Thomas emphasizes cooking in the family and with friends. She likes to relate family stories - learning to bake special Polish breads at her mother's elbow, making a scrumptious Bing cherry pie with her sons, gathering wild mushrooms with her husband, film director Gregory Nava.

An elegant formal dinner

Once she volunteered to cook an elegant formal dinner for 120 people as a charity fund-raiser. One of the dishes she decided to prepare was "Cornmeal Griddlecakes with Sweet Chipotle Sauce," which includes crme frache, pine nuts, and hearty helpings of a young cactus paddle called nopalitos. Widely available in Mexico and southern California (and other arid climes), the tender young leaves of the nopal cactus make an exceptional delicacy when picked at the right time in early spring. (Thomas warns against buying nopalitos in a jar.) Again she emphasizes fresh.

Picking nopalitos

For the spring fund-raiser, Thomas organized friends and family, donned appropriate protective clothing, and went hunting for the nopalitos in every neighbor's yard and every open area near her Ojai, Calif. home. "We were all over the valley, walking up people's driveways, asking them if they'd mind if we took their cactus. They are very popular in Mexico, but not that many people in our area eat them, so they didn't mind. You can get nopalitos at farmers' markets, but they are much better if you pick them yourself - you can take only the very best, bright green paddles."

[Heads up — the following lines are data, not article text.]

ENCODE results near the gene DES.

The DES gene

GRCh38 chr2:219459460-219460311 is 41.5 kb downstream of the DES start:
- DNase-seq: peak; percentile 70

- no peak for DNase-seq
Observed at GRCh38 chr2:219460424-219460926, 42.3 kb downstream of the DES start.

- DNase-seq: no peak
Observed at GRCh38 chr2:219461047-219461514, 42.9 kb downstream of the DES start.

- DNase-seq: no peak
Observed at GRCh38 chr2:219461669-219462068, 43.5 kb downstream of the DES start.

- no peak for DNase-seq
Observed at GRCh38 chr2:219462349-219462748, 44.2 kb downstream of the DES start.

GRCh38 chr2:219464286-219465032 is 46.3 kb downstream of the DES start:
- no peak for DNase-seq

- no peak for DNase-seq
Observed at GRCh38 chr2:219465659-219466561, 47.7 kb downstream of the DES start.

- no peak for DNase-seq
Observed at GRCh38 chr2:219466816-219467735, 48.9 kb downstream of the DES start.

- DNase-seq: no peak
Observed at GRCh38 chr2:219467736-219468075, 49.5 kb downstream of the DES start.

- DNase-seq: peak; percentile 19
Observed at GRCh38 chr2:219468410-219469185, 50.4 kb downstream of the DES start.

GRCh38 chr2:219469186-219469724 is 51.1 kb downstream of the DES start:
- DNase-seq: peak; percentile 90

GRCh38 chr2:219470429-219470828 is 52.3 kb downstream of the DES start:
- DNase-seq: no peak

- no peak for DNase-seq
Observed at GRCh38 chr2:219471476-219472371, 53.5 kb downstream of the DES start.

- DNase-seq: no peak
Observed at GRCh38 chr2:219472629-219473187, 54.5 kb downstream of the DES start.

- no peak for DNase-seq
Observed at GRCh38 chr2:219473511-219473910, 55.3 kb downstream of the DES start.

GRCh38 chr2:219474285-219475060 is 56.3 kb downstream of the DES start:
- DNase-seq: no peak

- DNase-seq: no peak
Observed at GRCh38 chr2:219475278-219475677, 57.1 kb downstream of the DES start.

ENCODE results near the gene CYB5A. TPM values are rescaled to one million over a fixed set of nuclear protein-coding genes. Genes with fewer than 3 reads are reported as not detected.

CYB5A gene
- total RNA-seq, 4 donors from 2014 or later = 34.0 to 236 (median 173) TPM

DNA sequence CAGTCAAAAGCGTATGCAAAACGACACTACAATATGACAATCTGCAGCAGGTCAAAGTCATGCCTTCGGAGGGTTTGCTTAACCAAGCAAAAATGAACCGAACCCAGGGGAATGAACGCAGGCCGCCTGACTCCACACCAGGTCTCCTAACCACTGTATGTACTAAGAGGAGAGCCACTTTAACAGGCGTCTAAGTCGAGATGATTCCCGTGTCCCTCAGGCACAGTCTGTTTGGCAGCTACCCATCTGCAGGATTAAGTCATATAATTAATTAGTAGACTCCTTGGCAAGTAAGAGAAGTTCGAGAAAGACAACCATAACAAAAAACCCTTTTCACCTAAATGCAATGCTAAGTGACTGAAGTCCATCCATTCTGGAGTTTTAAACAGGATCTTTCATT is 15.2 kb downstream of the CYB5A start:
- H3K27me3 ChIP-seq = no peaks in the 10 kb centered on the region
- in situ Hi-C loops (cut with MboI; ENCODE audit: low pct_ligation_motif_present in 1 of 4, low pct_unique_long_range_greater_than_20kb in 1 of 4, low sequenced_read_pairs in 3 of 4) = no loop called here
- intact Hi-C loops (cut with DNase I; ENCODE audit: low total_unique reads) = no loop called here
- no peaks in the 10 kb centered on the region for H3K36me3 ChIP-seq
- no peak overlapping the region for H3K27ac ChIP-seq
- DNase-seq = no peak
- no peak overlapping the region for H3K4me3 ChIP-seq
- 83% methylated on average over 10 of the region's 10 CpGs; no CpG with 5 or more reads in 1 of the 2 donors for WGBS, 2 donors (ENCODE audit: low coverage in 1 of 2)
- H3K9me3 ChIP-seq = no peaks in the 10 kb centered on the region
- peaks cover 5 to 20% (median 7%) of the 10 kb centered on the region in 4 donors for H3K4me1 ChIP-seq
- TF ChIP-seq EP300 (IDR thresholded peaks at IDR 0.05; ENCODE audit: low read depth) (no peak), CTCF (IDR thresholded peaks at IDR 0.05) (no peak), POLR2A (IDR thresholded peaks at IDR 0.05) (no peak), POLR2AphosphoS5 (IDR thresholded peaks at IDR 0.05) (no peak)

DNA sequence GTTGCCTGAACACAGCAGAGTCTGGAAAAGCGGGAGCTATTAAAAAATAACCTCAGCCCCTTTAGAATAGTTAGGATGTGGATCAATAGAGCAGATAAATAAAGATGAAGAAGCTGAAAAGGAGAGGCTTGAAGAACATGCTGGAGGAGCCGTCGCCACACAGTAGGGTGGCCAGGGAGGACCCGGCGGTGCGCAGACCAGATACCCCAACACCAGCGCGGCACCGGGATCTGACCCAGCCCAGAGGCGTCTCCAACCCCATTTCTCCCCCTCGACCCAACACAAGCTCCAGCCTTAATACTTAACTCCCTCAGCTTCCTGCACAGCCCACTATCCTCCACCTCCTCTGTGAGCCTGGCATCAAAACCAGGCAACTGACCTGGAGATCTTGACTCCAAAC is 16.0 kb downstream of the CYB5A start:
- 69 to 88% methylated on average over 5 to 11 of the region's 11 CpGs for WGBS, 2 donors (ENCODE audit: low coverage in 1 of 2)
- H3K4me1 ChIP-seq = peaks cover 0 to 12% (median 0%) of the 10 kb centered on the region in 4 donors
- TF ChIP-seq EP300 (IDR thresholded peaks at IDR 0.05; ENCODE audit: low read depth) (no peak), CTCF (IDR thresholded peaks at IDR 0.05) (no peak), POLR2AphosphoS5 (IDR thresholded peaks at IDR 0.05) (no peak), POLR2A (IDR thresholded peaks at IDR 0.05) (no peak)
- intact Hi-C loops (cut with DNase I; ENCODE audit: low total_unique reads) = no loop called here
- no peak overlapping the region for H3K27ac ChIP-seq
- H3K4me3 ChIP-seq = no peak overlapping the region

Thomas's spirit of adventure is limitless, and she is always in pursuit of the best tasting vegetable or fruit. She experiments freely with new varieties of vegetables and fruits wherever they spring up. Her improvisations with squash are sometimes simple and yet just delicious. One of her favorites is a large sweet round squash called Kabocha, which shows up in several recipes - soups, a roasted vegetable medley, even in a pasta sauce.

The charm of this book lies in the graceful, witty introductions to each section. Organized in menus for holidays, special occasions, small parties, and family evenings, it's meant to reflect Thomas's lively perspective. "Food is not a chore, it's a gift," she offers. "You're participating in something that is part of nature, and nature is always alive and changing."

Cream of Sweet Corn Soup

9-10 freshly picked ears of corn (7 cups kernels)

1 large sweet onion

1 large clove garlic

3 tbs. butter

4 cups milk

1 tsp. salt, more to taste.

garnish: chopped chives or cilantro leaves

Husk and clean the corn, and slice the kernels off into a big bowl with a sharp knife. Scrape the cobs to release as much juice as you can. You need at least 7 cups of corn kernels.

Chop the onion and garlic, and cook them in 2 tablespoons of the butter until they are soft and golden, about 10 minutes. Combine the corn kernels, the onions and garlic, and about a cup of the milk. Pure in a blender or food processor in batches.

Combine the pure with the rest of the milk in a soup pot, add the salt and the remaining butter, and simmer for 15 to 20 minutes. Taste and correct the seasoning if needed.

The soup can be run through the blender again at this point if the texture feels too rough for you. For an absolutely silky texture, you can go a step further and press it all through a sieve, which will reduce the quantity a bit.

Serve the soup hot and sprinkle each serving with chopped chives or cilantro.

Serves 6 to 8.